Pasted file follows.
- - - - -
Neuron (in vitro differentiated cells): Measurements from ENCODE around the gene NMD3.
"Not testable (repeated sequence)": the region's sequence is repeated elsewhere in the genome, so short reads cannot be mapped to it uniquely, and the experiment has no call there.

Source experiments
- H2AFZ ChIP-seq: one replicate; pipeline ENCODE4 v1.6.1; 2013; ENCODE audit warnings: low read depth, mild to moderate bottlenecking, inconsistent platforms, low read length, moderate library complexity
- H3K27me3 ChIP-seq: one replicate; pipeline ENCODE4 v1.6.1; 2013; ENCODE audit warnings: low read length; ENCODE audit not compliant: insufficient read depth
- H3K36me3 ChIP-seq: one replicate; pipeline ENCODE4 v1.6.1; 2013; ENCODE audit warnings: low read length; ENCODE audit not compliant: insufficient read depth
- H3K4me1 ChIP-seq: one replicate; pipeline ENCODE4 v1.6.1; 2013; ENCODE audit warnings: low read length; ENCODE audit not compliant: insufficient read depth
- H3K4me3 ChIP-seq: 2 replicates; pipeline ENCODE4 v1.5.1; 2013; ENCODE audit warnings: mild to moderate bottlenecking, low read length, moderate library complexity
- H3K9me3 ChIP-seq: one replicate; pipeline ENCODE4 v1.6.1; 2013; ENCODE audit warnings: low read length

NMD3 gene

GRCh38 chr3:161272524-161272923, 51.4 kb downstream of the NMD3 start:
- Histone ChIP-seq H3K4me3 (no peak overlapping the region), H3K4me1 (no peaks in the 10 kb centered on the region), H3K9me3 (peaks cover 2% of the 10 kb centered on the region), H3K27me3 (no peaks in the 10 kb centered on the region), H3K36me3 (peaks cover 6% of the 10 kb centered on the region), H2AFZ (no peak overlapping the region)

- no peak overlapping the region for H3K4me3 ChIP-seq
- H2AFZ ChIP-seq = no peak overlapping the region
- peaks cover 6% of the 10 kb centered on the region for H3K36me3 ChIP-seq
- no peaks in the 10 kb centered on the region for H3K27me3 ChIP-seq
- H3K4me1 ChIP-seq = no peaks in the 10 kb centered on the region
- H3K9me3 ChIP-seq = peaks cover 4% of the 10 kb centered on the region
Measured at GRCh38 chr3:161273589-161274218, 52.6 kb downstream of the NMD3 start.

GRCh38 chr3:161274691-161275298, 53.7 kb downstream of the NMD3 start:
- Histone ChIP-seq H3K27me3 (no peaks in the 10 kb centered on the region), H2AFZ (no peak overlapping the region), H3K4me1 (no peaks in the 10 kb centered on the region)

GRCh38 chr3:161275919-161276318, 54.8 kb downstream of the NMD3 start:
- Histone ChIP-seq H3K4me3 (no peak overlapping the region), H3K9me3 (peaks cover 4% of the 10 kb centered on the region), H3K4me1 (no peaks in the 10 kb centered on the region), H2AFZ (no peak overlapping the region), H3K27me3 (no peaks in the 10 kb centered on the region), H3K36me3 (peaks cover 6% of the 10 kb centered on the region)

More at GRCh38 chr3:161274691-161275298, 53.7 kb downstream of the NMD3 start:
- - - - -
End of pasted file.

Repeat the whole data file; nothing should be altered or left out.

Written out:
Neuron (in vitro differentiated cells): Measurements from ENCODE around the gene NMD3.
"Not testable (repeated sequence)": the region's sequence is repeated elsewhere in the genome, so short reads cannot be mapped to it uniquely, and the experiment has no call there.

Source experiments
- H2AFZ ChIP-seq: one replicate; pipeline ENCODE4 v1.6.1; 2013; ENCODE audit warnings: low read depth, mild to moderate bottlenecking, inconsistent platforms, low read length, moderate library complexity
- H3K27me3 ChIP-seq: one replicate; pipeline ENCODE4 v1.6.1; 2013; ENCODE audit warnings: low read length; ENCODE audit not compliant: insufficient read depth
- H3K36me3 ChIP-seq: one replicate; pipeline ENCODE4 v1.6.1; 2013; ENCODE audit warnings: low read length; ENCODE audit not compliant: insufficient read depth
- H3K4me1 ChIP-seq: one replicate; pipeline ENCODE4 v1.6.1; 2013; ENCODE audit warnings: low read length; ENCODE audit not compliant: insufficient read depth
- H3K4me3 ChIP-seq: 2 replicates; pipeline ENCODE4 v1.5.1; 2013; ENCODE audit warnings: mild to moderate bottlenecking, low read length, moderate library complexity
- H3K9me3 ChIP-seq: one replicate; pipeline ENCODE4 v1.6.1; 2013; ENCODE audit warnings: low read length

NMD3 gene

GRCh38 chr3:161272524-161272923, 51.4 kb downstream of the NMD3 start:
- Histone ChIP-seq H3K4me3 (no peak overlapping the region), H3K4me1 (no peaks in the 10 kb centered on the region), H3K9me3 (peaks cover 2% of the 10 kb centered on the region), H3K27me3 (no peaks in the 10 kb centered on the region), H3K36me3 (peaks cover 6% of the 10 kb centered on the region), H2AFZ (no peak overlapping the region)

- no peak overlapping the region for H3K4me3 ChIP-seq
- H2AFZ ChIP-seq = no peak overlapping the region
- peaks cover 6% of the 10 kb centered on the region for H3K36me3 ChIP-seq
- no peaks in the 10 kb centered on the region for H3K27me3 ChIP-seq
- H3K4me1 ChIP-seq = no peaks in the 10 kb centered on the region
- H3K9me3 ChIP-seq = peaks cover 4% of the 10 kb centered on the region
Measured at GRCh38 chr3:161273589-161274218, 52.6 kb downstream of the NMD3 start.

GRCh38 chr3:161274691-161275298, 53.7 kb downstream of the NMD3 start:
- Histone ChIP-seq H3K27me3 (no peaks in the 10 kb centered on the region), H2AFZ (no peak overlapping the region), H3K4me1 (no peaks in the 10 kb centered on the region)

GRCh38 chr3:161275919-161276318, 54.8 kb downstream of the NMD3 start:
- Histone ChIP-seq H3K4me3 (no peak overlapping the region), H3K9me3 (peaks cover 4% of the 10 kb centered on the region), H3K4me1 (no peaks in the 10 kb centered on the region), H2AFZ (no peak overlapping the region), H3K27me3 (no peaks in the 10 kb centered on the region), H3K36me3 (peaks cover 6% of the 10 kb centered on the region)

More at GRCh38 chr3:161274691-161275298, 53.7 kb downstream of the NMD3 start: